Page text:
My friends, I want to ask you a serious question. Where are the pews in the First Universal Church of the Internet? How is it possible for us to worship at the altar of the First Universal Church of the Internet without an actual, physical place or any of the normal accoutrements of a human endeavor? Have we become so enamored with sitting at a keyboard, all by our lonesome and staring at a monitor that the Internet has begun to eat away at the heart and soul of our society?
A recent experience on the Internet has given me pause to wonder about the strong negative impact of the Internet on the rich human tapestry of our world. Because of incidents like this one I have just undergone, I have begun to fear for the very existence of our world my friends. I fear that we are moving away from the rich texture of an interactive society to a world populated by individuals who hide in fear of ever having to interact with anyone.
As you might imagine, people are now hired by firms over the Internet without the barest touch of human contact. People are fired over the Internet in the same impersonal way. All of this goes on without the dirty and inconvenient necessity for human interaction which is caused by the need to talk to another individual and actually having to listen to them.
Have we gone too far down a wrong path? I am really beginning to worry that the convenience of the Internet is being used as an excuse for humans to totally isolate themselves from the rest of civilization. No muss, no fuss, and no need to soil your soul by speaking with another person. You have no requirement to care for others, therefore there is no need for a follow-up commitment to listen or pay attention to them.
Some of you may recall a commentary I wrote a couple of years ago about an individual in a volunteer fire company who was fired from his position as a Captain via an email message from his chief. I now know how this person felt. I was apparently fired the other day from a job without ever even being given the courtesy of an email message telling me that my services were no longer necessary. Heck that Captain did better than I did. He got something in writing.
Without going into details on the names or places involved, I was recently hired to do a job for a particular firm. I was retained to facilitate an on-line educational offering. It looked like a good deal. The tasks required of me were things with which I am intimately familiar. It seemed like a good way for me to share the knowledge I have gained over the past 41 years in the emergency service world.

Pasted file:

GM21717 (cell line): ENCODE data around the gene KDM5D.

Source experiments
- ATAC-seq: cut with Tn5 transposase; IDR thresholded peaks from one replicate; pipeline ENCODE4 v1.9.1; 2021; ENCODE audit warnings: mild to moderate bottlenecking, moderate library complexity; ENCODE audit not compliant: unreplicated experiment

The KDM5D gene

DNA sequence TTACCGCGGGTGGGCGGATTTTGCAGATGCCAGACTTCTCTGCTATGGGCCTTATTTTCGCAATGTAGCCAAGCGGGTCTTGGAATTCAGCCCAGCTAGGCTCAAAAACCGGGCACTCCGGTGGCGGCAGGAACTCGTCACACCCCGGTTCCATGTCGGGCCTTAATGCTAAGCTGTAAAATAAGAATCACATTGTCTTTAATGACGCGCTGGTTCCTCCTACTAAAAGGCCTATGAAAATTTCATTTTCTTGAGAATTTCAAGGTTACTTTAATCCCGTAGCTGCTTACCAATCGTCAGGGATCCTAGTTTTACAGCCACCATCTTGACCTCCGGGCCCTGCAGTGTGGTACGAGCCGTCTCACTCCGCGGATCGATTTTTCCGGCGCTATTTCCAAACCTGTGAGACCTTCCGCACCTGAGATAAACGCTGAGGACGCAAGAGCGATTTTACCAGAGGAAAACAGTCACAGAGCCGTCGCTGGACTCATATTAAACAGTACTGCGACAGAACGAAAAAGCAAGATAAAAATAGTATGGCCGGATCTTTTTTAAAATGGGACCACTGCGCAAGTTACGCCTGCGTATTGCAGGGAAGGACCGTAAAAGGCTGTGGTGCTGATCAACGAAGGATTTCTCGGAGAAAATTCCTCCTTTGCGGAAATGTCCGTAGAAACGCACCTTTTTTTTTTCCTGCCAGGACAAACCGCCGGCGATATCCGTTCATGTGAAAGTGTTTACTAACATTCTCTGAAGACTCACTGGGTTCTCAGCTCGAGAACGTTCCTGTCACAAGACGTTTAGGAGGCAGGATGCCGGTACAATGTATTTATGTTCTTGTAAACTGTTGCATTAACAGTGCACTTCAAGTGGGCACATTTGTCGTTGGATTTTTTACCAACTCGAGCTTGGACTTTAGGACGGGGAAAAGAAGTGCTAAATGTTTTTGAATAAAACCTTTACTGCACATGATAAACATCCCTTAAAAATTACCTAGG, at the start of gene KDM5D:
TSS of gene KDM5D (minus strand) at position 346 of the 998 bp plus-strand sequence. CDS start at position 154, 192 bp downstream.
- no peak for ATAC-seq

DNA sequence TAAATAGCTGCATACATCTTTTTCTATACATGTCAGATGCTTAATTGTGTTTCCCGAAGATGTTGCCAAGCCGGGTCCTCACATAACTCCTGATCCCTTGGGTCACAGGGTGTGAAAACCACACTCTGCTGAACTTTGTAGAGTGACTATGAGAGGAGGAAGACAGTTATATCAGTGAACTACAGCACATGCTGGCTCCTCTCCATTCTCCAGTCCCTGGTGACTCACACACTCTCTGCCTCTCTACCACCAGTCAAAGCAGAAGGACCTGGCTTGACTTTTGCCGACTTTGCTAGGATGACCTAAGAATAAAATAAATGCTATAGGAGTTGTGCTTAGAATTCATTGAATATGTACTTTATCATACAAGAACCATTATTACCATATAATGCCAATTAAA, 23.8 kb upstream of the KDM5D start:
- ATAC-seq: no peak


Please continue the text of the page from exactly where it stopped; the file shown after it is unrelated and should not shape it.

I should have had my antennae up. The words of a dear friend are now ringing loudly and clearly within my mind. He has often cautioned me that if something seems too good and too easy to be true, then some is surely amiss. He was right. Once again these age-old words of advice have come home to roost like chickens in the henhouse of my life.
You kind folks out there have come to know me as a man who does not mince words. If something is wrong, I call it like I see it. In this case to which I now make reference, I found several things to be amiss and commented to the powers that be as the situation demanded. I guess these folks are not used to getting emails from a plainspoken person.
Apparently I was dealing with people who have skins and egos made of tissue paper. They also apparently have a deep and abiding fear of having to speak to another human. Once again let me state that I shall not tell you who they are or where they live. This commentary is not about pointing fingers. It is about my chosen mission of sharing the experiences of my life with you. I then leave it to you to draw your own conclusions.
Can you imagine beginning to teach a class and discovering that the syllabus and modules provided were from an old section of the course? It was disconcerting to say the least to see a minimum of congruence between the syllabus and the modules. I cannot tell you how much of my time was spent correcting problems and fielding questions from the students about these issues. Heck the reading assignments were from a previous edition of the same text.